Upon moving to Ontario from Rialto, Brooks and his wife invested in a candy store located on Euclid Avenue roughly a half mile from the high school, which his wife operated and which became something of an attraction among locals.
Despite his quiet-spoken demeanor, Brooks had moments of animation, such as the aforementioned instructional sessions with his football players and wrestlers or in the heat of competition. Some of the students or student athletes who knew him primarily as a physical education teacher or coach were astounded to witness a marked personality change in him on those rare occasions he was utilized by the Ontario High administration as a substitute teacher during the absence of history department faculty members. In the context of the history classroom, he engaged in oftentimes deep and expansive lectures and dialogue on the subjects of both world and American history.
A remarkable athlete in his own right with an impressive degree of general muscularity to begin with, one summer he set about excavating for a foundation of his home in Virginia City, Nevada, using nothing more than a shovel to do the digging. By the end of the summer, the foundation was completed and he had taken on the physique of Hercules.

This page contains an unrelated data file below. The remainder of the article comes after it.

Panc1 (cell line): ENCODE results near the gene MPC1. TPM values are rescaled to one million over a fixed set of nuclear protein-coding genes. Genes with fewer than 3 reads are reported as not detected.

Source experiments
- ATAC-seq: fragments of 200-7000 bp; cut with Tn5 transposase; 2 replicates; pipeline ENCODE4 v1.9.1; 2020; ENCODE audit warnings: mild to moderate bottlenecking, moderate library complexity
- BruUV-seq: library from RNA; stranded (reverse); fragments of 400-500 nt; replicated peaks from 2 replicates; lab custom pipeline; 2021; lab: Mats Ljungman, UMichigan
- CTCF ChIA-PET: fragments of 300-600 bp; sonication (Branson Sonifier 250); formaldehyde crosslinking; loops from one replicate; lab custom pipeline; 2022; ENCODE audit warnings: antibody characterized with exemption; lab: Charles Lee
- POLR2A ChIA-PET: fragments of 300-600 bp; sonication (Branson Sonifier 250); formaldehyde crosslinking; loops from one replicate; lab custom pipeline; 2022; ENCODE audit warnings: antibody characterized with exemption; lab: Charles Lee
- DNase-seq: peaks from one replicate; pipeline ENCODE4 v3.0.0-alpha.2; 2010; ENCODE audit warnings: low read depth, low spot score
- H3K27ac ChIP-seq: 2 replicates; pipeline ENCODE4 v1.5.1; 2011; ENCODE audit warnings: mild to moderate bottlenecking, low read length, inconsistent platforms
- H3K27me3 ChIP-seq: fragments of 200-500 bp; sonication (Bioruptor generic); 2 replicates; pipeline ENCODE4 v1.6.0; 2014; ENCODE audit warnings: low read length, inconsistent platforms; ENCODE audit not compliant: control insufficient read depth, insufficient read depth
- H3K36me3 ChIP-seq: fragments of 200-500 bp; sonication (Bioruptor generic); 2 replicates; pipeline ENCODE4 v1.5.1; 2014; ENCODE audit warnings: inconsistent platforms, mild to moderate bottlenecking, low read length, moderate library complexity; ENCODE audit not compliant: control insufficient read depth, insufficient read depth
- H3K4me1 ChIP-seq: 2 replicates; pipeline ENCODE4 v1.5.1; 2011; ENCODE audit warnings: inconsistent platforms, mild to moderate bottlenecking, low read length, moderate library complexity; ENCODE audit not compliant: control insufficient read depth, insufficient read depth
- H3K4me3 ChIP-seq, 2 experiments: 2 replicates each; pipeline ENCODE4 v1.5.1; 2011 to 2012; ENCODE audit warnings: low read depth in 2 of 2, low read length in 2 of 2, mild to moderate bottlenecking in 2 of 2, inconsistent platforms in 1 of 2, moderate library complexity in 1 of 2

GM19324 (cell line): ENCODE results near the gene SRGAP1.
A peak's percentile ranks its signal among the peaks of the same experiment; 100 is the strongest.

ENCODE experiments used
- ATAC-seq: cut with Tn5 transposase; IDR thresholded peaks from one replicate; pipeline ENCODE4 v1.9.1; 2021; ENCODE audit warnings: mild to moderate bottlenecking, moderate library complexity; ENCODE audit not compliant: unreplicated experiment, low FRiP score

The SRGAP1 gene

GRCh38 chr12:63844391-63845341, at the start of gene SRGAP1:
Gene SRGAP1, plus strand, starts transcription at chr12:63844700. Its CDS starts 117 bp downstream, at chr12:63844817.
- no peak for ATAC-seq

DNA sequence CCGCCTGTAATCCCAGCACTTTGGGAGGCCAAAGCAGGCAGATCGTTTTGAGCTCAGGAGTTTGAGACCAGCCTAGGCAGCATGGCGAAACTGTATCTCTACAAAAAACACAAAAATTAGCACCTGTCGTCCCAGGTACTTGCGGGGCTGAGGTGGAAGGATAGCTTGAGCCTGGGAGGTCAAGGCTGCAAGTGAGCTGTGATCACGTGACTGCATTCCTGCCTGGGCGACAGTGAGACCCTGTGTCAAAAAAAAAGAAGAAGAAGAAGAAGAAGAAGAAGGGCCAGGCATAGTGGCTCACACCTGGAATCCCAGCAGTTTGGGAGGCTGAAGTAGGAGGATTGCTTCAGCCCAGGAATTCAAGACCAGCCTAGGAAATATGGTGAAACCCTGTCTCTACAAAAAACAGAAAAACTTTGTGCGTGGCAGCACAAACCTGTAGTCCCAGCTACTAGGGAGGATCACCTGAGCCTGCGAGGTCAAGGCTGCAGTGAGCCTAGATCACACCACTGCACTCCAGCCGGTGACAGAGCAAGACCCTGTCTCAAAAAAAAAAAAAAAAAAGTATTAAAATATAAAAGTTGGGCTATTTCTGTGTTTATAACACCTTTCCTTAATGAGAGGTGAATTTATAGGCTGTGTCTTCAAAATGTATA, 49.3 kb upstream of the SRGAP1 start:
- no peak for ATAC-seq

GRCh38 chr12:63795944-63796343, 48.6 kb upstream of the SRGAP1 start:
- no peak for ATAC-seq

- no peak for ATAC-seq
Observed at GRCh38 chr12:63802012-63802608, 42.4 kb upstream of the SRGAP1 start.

In 1979, after all eight of his children had graduated from Ontario High, Brooks departed from Ontario High School, the city of Ontario and Southern California altogether, selling the orange grove he owned and moving to Carson City, Nevada, where he became a football and wrestling coach at Carson City High School. There he built an extremely successful wrestling program, with Carson City High winning the Division 4A championships for nine straight years, from 1984 to 1992.
He retired in 1993, having had a profound lifelong impact on hundreds of athletes he had guided, an influence that permeated beyond the field of sports to the principles of discipline and the application of methodology in the world of business and other arenas of life. In Lovelock, Nevada, he had purchased a 600-acre ranch on which he grew alfalfa and raised cattle. It was there that he died on August 16, 2015, at the age of 87, with his wife of 64 years, Ruth, by his side. He is survived by Ruth; his sister, Gen; 8 children: Peggy, Tom, Heidi, Holly, Doug, Dan, John Henry and Jane; 27 grandchildren: and 33 great grandchildren. -M.G.